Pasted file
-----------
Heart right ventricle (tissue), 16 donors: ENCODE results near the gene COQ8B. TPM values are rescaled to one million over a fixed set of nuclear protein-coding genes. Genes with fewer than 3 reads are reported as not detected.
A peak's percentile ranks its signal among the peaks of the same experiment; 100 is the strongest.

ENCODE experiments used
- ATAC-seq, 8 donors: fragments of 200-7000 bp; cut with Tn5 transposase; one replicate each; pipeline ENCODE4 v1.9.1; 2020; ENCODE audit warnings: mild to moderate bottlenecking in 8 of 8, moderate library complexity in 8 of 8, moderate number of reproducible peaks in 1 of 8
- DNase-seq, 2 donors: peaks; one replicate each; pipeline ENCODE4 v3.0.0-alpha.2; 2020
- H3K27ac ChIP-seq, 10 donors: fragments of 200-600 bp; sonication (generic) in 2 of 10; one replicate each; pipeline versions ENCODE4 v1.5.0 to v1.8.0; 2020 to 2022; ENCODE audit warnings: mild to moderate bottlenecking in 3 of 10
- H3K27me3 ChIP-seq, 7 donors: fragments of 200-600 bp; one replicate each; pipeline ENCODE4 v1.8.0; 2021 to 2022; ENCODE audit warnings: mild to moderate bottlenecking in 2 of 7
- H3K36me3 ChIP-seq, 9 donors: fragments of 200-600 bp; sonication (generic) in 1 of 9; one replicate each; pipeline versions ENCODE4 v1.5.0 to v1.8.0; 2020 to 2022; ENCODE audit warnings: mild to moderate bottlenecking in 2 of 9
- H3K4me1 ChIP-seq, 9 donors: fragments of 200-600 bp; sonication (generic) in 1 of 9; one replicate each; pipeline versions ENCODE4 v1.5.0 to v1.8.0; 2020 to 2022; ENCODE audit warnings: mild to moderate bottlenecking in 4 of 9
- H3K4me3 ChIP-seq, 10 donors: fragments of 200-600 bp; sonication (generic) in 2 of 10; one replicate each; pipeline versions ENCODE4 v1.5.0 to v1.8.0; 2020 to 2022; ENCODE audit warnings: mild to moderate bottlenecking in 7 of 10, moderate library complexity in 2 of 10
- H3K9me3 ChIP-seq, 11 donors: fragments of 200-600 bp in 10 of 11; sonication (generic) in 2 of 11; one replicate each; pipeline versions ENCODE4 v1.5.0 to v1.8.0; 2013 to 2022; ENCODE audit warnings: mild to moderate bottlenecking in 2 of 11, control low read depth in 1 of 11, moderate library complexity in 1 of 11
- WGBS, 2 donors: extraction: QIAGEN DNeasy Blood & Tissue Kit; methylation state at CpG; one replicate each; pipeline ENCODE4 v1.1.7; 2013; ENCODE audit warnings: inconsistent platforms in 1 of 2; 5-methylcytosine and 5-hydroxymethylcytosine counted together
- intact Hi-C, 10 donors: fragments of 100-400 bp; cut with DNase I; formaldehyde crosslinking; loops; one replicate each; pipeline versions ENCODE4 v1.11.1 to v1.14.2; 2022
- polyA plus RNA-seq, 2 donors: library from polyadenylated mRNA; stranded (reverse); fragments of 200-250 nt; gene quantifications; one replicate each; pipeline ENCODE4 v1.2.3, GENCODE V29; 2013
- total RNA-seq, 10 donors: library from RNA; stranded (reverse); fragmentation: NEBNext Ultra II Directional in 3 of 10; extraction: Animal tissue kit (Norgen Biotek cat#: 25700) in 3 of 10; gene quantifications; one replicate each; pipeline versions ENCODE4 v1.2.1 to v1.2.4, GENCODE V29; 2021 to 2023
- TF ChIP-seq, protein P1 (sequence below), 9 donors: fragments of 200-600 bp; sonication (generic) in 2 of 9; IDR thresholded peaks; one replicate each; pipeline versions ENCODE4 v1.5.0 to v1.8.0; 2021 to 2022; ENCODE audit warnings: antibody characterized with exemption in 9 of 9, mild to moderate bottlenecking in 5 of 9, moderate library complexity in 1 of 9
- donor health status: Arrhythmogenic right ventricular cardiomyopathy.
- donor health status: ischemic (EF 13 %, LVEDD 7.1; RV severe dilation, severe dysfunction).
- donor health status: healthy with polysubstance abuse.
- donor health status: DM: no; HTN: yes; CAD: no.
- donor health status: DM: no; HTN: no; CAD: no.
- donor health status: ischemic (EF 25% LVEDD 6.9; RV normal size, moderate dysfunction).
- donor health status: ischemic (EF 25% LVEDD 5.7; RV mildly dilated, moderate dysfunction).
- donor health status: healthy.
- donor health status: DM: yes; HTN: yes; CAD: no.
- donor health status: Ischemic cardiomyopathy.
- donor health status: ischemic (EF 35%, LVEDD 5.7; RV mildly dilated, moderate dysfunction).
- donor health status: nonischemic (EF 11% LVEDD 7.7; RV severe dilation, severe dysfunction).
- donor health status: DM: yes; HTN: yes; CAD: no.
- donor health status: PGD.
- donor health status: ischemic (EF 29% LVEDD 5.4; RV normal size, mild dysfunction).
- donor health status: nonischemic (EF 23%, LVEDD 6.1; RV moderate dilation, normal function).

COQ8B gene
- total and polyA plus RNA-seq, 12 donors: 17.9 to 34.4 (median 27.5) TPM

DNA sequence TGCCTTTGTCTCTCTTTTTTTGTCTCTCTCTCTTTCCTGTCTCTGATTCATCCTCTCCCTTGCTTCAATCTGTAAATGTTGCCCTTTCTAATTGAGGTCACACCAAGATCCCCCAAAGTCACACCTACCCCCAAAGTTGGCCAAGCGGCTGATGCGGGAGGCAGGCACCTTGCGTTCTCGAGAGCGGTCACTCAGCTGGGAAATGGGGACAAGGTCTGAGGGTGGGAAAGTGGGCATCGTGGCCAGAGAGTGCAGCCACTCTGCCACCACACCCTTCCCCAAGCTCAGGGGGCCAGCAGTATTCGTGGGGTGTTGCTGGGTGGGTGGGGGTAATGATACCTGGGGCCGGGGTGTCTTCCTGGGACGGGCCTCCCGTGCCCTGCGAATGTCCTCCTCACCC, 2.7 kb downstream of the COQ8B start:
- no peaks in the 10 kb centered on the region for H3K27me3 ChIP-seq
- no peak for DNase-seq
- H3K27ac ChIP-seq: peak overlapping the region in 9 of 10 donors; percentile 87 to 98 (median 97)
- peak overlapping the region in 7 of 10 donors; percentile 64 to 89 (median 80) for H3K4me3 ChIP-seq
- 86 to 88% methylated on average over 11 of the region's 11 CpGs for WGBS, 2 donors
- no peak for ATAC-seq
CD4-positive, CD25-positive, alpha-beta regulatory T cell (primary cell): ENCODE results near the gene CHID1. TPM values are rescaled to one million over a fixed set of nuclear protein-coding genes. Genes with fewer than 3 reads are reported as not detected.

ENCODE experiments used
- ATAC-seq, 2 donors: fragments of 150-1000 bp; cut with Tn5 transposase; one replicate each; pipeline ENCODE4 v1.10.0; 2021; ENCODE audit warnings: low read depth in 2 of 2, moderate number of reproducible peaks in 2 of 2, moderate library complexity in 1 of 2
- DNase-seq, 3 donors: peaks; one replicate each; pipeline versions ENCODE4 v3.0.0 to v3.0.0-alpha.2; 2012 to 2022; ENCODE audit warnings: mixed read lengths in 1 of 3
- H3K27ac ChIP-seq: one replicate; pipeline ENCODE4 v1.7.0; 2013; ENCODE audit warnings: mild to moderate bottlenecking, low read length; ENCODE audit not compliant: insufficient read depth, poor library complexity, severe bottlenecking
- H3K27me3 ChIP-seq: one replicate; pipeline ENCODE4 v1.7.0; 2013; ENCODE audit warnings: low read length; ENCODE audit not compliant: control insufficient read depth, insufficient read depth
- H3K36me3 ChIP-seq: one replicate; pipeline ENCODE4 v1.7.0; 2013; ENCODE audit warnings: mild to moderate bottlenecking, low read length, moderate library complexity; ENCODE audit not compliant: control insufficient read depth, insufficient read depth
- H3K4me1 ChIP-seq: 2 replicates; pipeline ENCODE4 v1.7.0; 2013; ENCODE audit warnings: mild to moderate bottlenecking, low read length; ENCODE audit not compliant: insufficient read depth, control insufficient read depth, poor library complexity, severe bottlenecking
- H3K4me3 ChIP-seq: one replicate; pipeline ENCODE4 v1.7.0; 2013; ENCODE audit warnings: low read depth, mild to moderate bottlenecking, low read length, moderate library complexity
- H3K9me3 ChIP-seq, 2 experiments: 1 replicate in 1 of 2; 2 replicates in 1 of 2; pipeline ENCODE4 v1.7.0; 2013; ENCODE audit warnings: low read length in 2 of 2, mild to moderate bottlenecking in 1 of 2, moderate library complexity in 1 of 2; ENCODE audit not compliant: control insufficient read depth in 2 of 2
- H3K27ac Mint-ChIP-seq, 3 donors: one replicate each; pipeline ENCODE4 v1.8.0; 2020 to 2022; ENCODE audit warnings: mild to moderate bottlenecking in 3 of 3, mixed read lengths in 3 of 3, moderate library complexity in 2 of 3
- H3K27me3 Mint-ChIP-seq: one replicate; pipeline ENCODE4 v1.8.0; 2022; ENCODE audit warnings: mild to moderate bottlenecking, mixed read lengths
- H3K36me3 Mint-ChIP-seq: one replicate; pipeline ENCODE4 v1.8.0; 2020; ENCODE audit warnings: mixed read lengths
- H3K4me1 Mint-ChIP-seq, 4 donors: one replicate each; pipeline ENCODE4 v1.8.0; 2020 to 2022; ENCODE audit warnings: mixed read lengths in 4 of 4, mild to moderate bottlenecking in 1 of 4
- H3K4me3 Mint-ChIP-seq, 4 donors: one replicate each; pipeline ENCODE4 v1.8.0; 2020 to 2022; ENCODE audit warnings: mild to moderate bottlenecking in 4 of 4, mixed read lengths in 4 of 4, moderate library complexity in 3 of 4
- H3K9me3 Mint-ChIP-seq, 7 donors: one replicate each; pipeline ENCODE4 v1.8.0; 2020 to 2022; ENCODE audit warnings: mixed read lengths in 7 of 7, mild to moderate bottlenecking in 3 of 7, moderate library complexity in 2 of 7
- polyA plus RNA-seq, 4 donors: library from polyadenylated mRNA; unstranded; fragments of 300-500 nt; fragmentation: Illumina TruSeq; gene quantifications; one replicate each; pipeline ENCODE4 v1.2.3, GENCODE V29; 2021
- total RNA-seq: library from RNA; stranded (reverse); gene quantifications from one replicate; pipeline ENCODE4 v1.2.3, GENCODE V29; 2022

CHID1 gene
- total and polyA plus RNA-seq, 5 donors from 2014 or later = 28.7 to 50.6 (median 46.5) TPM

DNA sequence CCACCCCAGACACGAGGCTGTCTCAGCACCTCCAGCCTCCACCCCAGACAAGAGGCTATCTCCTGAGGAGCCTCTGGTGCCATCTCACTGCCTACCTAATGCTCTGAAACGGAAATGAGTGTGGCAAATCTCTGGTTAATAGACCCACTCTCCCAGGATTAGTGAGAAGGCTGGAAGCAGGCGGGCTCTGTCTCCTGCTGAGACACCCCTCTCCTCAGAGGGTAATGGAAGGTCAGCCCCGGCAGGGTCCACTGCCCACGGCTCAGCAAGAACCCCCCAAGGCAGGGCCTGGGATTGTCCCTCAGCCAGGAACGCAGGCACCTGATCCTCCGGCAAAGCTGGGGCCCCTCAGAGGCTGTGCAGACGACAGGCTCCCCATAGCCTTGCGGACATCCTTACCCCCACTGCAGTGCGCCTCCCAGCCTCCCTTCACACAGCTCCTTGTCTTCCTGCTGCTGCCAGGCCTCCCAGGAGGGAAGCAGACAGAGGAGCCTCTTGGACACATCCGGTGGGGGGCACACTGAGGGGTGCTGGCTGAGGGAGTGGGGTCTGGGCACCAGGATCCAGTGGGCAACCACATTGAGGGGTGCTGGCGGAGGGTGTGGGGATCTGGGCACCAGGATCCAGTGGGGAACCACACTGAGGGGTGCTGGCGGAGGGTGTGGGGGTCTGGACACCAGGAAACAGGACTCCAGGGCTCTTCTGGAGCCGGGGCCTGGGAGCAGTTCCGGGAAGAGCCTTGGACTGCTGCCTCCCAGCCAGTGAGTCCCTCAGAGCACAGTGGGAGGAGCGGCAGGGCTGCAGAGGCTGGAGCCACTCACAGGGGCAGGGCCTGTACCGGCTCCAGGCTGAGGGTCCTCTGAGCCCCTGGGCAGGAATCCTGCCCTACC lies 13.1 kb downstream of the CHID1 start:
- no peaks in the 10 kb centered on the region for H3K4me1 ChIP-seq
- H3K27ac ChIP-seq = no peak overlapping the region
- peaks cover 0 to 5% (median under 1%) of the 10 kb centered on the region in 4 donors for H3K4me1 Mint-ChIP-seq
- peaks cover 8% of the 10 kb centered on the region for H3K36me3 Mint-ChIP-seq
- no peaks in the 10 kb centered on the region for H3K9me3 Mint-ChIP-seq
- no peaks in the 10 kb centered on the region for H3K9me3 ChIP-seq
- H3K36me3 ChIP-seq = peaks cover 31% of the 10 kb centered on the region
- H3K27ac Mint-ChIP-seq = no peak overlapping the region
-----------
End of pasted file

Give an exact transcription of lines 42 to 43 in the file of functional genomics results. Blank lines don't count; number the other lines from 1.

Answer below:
CD4-positive, CD25-positive, alpha-beta regulatory T cell (primary cell): ENCODE results near the gene CHID1. TPM values are rescaled to one million over a fixed set of nuclear protein-coding genes. Genes with fewer than 3 reads are reported as not detected.

ENCODE experiments used